Murderers in fur coats

Make no mistake, free-roaming and feral cats are one of the greatest killing machines to ever tread upon the Australian continent. They wreak havoc on native wildlife that has thrived here for millennia, much of it found nowhere else on our planet.

Cats have had a claw in the annihilation of many of the 34 mammals that have gone extinct since 1780s. They threaten the survival of over 100 native animals in Australia.

But there is hope for our native wildlife

The Victorian Government is creating the first long-term cat management strategy. Have your say so our much-loved and vulnerable wildlife get the attention and protection they deserve.


Submissions close Friday 26 April.

1. Fill in a brief survey

The survey will ask about your views on different cat management objectives and actions. It will take about 15 minutes to complete. You don’t have to go overboard – as long as enough nature-lovers address the key issues, we can have an impact. There will be spaces for you to add further comments about key issues as you go through the survey.

Complete a brief online survey

2. Upload a submission

If you have more time, expertise or experience you can upload a formal submission. Our submission is here and includes all of the key issues the management strategy needs to properly address.

Upload your own submission

Key Issues

Why are domestic and feral cats such a big problem

  • Domestic and feral cats are contributing to the decline of over 123 threatened native animals, as well as numerous non-threatened wildlife.A cat holding a dead Southern Brown Bandicoot
  • They are a carrier of deadly pathogens and diseases that impact both humans, livestock and wildlife.
  • 2023 analysis found roaming pet cats kill 546 million animals a year in Australia, 323 million of which are native animals.
  • Cats persist during periods of ecosystem stress, such as bushfires, windstorms, and droughts, exacerbating the pressure on native wildlife through heightened predation.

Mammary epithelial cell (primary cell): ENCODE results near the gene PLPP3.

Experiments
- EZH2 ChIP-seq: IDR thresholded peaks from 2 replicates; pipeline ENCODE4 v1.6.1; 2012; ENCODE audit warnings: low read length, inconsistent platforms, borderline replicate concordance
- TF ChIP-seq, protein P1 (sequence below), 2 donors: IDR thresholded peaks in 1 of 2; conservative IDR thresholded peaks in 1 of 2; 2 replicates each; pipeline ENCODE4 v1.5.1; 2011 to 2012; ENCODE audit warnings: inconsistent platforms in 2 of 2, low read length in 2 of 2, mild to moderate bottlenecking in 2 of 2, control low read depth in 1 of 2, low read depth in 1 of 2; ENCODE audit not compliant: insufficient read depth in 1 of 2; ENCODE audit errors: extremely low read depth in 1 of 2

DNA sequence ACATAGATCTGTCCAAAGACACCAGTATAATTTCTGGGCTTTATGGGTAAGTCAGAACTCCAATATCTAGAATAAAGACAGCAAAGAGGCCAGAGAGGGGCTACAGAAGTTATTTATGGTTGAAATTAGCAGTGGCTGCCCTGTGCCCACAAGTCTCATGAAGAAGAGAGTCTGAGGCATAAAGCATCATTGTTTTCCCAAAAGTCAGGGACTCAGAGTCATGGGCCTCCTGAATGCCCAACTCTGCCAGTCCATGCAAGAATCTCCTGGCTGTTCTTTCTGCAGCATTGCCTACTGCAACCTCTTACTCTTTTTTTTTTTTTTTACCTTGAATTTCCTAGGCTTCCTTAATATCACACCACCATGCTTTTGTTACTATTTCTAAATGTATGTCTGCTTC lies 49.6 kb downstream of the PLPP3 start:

• When cats prowl and hunt in an area, wildlife must spend more time hiding or escaping.
  • Cat predation or ‘introduced predators’ are identified as a threat for 27 animals in Victoria listed or recommended for listing as threatened under the Flora and Fauna Guarantee Act 1988. These include 14 birds, 11 mammals and 2 reptiles.

What the cat management strategy should do to actually protect native wildlife

  • The scope of the Draft Victorian Cat Management Strategy largely neglects the task of reducing the impact and number of feral cats in Victoria, which should be a primary focus.
  • The draft strategy does little to lay out a plan for state-based leadership on domestic cat containment on top of local government by-laws and local laws. We urgently require state-enforced laws mandating cat owners to contain their pets within their property boundaries at all times.
  • The technique referred to as trap-neuter-return must be ruled out and condemned by the document and strategy.
  • The Felixer trap must be used in Victoria to recover wildlife such as Critically Endangered Leadbeater’s Possums and Endangered Southern Brown Bandicoots.
  • Victoria must reverse its ban on the use of 1080 in controlling feral cats in areas of high conservation significance including parks, islands and areas where endangered animals are recovering from disturbance such as bushfires or windstorms.
  • Domestic cats are appropriate in urban settings if contained on the owners’ property 24/7.

Helpful resources


Why get involved?

  • Express support for evidence-based protection of Victoria’s wildlife
  • Learn about the issues facing our natural places and web of life
  • Positively impact the decisions being made on your behalf
  • Reinforce and illuminate collective concerns

Next steps

The Victorian Government will use your feedback to develop the final cat management strategy.